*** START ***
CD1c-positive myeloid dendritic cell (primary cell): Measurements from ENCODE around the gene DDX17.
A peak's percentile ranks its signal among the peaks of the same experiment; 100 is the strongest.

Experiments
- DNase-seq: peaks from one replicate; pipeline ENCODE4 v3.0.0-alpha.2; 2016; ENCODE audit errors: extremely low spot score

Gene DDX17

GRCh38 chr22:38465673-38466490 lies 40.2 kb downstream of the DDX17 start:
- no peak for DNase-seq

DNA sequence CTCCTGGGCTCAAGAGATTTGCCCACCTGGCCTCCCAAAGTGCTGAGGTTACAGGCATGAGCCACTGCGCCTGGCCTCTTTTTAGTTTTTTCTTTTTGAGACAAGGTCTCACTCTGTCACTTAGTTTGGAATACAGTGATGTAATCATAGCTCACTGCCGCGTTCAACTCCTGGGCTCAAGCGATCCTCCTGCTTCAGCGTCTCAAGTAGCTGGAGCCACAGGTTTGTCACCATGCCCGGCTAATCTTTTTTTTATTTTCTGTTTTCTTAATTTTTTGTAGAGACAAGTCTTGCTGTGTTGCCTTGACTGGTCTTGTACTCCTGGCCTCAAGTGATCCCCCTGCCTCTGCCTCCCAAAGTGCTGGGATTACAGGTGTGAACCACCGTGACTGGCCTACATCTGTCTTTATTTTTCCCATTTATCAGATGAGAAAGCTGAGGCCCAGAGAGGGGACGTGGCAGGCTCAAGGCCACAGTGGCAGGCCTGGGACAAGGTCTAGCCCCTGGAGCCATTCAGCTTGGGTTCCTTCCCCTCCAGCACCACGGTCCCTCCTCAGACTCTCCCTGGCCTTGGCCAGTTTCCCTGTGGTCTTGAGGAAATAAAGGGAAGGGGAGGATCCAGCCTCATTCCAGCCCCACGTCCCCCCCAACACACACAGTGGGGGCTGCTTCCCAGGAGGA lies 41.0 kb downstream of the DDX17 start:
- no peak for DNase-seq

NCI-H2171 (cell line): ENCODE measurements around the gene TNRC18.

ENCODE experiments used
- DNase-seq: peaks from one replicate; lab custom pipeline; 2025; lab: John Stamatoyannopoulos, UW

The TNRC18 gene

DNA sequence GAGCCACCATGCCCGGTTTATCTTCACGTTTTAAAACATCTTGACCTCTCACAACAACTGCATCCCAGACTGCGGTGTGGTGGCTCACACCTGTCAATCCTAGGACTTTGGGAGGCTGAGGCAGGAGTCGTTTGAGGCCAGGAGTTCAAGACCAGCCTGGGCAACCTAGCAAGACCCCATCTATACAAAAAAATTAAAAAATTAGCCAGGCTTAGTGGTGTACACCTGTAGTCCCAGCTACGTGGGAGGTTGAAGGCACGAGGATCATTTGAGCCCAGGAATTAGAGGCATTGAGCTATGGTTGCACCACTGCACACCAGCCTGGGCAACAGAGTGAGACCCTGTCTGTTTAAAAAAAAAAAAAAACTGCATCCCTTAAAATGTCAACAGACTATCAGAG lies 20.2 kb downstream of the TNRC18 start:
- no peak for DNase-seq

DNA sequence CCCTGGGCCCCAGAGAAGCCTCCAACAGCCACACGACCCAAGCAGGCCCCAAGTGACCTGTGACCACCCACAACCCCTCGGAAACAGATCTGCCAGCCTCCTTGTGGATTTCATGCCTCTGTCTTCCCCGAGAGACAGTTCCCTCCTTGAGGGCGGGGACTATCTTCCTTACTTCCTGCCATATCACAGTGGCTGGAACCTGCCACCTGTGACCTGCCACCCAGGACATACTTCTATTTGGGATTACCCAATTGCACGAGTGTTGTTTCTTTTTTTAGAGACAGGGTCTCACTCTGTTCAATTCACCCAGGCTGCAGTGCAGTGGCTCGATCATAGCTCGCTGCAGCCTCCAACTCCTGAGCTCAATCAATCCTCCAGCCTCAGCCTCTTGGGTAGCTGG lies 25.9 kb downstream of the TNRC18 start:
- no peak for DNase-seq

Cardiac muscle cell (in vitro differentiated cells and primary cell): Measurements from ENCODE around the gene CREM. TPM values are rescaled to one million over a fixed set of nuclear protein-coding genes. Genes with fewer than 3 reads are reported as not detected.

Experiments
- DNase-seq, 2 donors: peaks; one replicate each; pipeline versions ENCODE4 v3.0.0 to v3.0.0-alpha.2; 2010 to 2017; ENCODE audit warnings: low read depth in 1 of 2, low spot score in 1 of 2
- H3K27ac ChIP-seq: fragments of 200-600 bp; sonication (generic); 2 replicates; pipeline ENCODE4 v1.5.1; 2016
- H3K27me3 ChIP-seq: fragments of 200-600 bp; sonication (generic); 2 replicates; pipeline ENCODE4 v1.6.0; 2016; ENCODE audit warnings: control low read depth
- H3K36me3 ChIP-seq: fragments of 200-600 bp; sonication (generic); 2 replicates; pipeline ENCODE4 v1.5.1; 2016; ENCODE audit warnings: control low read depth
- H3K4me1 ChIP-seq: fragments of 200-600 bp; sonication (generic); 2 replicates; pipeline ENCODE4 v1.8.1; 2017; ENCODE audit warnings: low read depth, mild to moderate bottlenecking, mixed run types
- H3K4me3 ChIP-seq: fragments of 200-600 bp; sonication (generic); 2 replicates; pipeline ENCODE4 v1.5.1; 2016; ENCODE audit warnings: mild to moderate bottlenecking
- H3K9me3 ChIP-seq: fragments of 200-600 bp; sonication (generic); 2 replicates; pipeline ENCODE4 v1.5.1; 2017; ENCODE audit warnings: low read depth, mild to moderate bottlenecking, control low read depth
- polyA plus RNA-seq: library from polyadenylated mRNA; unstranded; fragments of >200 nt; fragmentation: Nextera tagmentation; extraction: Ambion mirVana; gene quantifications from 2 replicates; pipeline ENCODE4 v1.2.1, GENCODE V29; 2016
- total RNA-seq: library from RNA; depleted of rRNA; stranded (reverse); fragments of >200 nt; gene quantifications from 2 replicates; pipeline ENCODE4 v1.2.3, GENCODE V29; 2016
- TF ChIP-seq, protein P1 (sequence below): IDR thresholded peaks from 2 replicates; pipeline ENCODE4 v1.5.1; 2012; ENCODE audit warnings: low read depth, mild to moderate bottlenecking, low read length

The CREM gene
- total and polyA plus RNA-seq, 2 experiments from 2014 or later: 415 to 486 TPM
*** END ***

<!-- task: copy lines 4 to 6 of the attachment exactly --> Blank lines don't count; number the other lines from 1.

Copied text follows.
- DNase-seq: peaks from one replicate; pipeline ENCODE4 v3.0.0-alpha.2; 2016; ENCODE audit errors: extremely low spot score

Gene DDX17

GRCh38 chr22:38465673-38466490 lies 40.2 kb downstream of the DDX17 start: